Karate’s roots can be traced back to roughly 500 A.D. and the Indian abbot, Bodhidharma. After crossing the Himalayas into China to teach the way of Zen to monks at the Shaolin Temple, Bodhidharma discovered the monks lacked the physical and mental aptitude to endure the discipline required to reach enlightenment. He is said to have instituted a physical fitness program—i-chin-ching—based on the Buddhist doctrine of the inseparability of the mind and body, transforming the monks into the most formidable fighters in China.

As tode (“Chinese hand” or “Chinese boxing”) developed over many generations throughout China, nearby, the Okinawan people faced many hardships. Prior to being called Okinawa—a name bestowed upon the islands after their incorporation into modern Japan—the Kingdom of Ryukyu was invaded in 1609 by the Satsuma clan from southern Kyushu in Japan. One theory suggests that, since firearms were banned from the islands, the Ryukyuans practiced martial arts to eventually overthrow their overlords. However, Mark Bishop, author of Okinawan Karate, suggests the Ryukyuan peasants who remained on the islands were overworked, but generally did not try to usurp power from the new, large upper class. Instead, he says, the aristocracy primarily practiced the martial arts for self-defense and personal development.

During the 1800s the Okinawan king sent Sokon Matsumura, who would become the king’s personal bodyguard, to China to learn their fighting arts, including tode, initiating a continuous information exchange between the Chinese and Okinawans throughout the 19th century. In 1901, the martial arts proliferated throughout Okinawa thanks in part to schoolteacher Anko Itosu, who introduced a less-lethal fighting system to his students. One of them, Gichin Funakoshi, left Okinawa to teach martial arts in Japan, eventually opening the first dojo in Tokyo. It was during this time in the early 20th century that the pre-World War II, nationalistic Japanese wanted to eliminate any references to China; instead of tode, they referred to their martial art as karate—“empty hand.”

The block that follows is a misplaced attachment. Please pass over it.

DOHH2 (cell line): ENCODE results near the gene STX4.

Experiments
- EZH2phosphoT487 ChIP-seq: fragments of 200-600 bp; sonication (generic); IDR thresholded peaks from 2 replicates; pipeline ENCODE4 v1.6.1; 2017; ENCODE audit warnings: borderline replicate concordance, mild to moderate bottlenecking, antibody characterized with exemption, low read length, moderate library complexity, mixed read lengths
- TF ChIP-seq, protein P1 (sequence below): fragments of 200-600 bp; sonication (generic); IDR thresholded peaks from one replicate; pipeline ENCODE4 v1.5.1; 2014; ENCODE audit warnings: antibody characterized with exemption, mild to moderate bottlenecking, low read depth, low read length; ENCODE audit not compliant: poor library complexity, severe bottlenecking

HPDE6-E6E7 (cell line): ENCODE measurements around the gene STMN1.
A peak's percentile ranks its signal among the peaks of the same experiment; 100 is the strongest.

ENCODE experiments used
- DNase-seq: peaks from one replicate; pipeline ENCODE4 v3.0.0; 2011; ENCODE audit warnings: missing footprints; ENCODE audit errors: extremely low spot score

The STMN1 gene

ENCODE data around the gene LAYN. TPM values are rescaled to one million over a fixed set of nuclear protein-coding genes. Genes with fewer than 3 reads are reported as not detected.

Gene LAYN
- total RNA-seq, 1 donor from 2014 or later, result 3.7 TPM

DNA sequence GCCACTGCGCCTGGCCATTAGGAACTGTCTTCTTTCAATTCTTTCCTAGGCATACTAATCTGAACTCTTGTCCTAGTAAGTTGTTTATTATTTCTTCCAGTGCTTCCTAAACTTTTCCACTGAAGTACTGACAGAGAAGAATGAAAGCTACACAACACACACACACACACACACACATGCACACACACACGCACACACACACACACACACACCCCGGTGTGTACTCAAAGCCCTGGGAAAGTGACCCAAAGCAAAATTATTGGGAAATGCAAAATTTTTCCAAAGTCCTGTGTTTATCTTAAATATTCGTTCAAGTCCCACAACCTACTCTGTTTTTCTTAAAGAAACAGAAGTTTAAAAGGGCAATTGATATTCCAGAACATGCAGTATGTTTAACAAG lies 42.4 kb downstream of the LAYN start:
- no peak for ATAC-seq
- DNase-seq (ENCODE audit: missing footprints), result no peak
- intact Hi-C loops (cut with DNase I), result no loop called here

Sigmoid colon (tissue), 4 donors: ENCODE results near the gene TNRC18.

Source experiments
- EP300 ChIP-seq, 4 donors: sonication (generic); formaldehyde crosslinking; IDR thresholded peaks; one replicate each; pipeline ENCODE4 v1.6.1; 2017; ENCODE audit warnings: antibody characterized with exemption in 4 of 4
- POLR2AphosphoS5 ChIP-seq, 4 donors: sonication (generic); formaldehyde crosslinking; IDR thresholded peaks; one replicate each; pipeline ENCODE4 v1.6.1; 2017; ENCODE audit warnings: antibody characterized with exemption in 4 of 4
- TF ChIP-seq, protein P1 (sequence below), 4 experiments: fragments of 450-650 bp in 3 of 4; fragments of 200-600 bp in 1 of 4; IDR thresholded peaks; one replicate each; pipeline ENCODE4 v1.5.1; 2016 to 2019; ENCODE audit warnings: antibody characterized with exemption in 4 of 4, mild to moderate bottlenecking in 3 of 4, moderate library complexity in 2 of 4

Ravaged by the war, the surviving, financially hard-pressed Okinawan masters realized karate’s commercial value by opening their own martial arts schools during the early 1940s. As many American servicemen were stationed in Okinawa during World War II and the Vietnam War, several took up the chance to learn martial arts, and upon their discharge from the military, introduced their arts to the U.S. and elsewhere. Robert Trias, a Navy champion boxer stationed in the Solomon Islands, was one of those servicemen, and is credited with establishing the first karate school in America in 1946.

Today, more than a millennium since its creation, karate still aims to unite mind and body as one. a&s